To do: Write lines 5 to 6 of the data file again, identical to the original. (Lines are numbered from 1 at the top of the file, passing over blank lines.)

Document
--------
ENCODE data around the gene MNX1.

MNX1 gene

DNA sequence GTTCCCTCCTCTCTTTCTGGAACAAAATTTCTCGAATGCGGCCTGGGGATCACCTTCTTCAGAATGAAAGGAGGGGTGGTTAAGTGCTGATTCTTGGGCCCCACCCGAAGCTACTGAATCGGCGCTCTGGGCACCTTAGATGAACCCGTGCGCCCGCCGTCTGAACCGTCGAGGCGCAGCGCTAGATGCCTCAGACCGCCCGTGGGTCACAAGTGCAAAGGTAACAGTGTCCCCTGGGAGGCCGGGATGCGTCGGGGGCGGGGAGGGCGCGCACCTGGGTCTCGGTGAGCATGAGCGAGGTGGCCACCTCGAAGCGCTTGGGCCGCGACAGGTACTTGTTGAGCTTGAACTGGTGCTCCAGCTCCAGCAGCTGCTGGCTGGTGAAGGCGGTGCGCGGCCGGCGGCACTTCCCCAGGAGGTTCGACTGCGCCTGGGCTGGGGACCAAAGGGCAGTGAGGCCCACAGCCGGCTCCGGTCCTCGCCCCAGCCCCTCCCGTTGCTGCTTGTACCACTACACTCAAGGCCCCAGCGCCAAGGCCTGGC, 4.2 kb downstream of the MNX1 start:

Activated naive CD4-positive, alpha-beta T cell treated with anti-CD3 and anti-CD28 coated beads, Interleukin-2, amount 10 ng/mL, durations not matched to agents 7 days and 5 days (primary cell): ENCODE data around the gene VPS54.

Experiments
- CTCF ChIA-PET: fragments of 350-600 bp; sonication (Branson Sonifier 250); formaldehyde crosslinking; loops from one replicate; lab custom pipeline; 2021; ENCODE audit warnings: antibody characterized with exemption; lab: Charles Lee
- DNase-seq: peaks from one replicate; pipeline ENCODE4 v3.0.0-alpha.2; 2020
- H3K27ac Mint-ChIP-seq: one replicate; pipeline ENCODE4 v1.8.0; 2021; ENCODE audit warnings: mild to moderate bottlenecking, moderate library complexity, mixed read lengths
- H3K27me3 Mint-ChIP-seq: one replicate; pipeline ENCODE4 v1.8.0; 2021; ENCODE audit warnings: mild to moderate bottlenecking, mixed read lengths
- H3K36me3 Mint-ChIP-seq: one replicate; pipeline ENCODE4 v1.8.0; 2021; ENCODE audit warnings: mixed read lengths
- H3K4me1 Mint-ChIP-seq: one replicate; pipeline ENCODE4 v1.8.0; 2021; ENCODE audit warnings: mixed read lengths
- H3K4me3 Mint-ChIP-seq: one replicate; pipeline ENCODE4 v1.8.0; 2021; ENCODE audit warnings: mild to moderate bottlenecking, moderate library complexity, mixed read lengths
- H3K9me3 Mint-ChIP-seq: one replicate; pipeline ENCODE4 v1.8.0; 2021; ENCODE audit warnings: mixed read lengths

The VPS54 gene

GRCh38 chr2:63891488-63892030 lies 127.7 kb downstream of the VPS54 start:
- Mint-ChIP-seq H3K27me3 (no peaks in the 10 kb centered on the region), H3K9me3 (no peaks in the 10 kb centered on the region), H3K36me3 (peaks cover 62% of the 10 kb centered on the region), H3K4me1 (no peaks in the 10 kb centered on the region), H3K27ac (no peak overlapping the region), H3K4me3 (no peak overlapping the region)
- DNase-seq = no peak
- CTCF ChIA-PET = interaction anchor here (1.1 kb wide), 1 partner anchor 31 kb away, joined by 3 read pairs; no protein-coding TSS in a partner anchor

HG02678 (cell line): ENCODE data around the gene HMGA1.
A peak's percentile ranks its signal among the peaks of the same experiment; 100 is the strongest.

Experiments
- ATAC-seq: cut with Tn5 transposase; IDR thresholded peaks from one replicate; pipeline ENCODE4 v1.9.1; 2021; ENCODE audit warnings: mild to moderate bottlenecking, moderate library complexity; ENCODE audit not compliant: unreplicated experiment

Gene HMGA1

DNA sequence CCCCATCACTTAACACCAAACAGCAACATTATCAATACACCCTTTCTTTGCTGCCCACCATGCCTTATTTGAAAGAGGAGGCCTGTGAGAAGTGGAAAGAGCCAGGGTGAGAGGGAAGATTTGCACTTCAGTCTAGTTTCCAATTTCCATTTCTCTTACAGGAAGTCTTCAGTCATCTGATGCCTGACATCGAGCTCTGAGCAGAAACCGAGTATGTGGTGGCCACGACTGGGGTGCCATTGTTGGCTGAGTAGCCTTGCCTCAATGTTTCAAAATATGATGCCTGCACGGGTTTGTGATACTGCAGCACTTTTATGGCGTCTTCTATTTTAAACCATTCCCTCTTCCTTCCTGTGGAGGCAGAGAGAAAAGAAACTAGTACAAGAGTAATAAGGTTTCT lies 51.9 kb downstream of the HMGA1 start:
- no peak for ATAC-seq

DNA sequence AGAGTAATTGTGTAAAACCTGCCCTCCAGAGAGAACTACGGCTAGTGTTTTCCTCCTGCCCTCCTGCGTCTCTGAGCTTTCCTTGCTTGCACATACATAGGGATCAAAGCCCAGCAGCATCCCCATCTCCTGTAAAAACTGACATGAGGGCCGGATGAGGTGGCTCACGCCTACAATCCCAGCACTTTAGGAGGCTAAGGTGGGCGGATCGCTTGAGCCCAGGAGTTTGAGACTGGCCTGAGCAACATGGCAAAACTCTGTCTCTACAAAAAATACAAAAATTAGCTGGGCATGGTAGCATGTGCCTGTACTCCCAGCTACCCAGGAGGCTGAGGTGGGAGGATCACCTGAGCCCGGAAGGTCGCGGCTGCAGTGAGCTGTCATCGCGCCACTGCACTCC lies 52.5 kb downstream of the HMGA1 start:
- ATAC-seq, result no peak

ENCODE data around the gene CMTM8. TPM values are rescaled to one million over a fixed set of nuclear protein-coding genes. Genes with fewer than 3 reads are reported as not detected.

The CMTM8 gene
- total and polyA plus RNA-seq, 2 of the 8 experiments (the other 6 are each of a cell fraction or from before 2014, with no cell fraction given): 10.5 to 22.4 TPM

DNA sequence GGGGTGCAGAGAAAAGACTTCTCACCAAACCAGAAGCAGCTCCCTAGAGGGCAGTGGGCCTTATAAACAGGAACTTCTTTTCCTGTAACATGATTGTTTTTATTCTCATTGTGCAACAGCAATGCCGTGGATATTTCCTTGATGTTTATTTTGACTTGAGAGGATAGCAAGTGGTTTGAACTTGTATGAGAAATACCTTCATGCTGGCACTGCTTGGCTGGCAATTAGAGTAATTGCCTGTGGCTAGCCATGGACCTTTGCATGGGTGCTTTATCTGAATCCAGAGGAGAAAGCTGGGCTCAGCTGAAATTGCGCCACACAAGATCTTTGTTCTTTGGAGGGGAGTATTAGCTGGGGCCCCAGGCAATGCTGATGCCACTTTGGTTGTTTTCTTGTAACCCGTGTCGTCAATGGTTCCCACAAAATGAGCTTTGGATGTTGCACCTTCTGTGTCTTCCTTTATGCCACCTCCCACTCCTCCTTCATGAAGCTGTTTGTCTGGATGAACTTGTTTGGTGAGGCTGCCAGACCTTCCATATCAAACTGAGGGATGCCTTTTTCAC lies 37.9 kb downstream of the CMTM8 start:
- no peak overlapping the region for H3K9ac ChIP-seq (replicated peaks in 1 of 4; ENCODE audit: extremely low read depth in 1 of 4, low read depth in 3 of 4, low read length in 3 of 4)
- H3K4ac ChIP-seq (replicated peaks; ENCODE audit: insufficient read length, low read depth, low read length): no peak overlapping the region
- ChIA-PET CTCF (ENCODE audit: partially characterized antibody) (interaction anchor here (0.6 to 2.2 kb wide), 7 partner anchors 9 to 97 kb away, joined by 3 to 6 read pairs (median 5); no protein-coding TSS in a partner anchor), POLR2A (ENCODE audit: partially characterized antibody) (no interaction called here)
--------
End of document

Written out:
Experiments
- CTCF ChIA-PET: fragments of 350-600 bp; sonication (Branson Sonifier 250); formaldehyde crosslinking; loops from one replicate; lab custom pipeline; 2021; ENCODE audit warnings: antibody characterized with exemption; lab: Charles Lee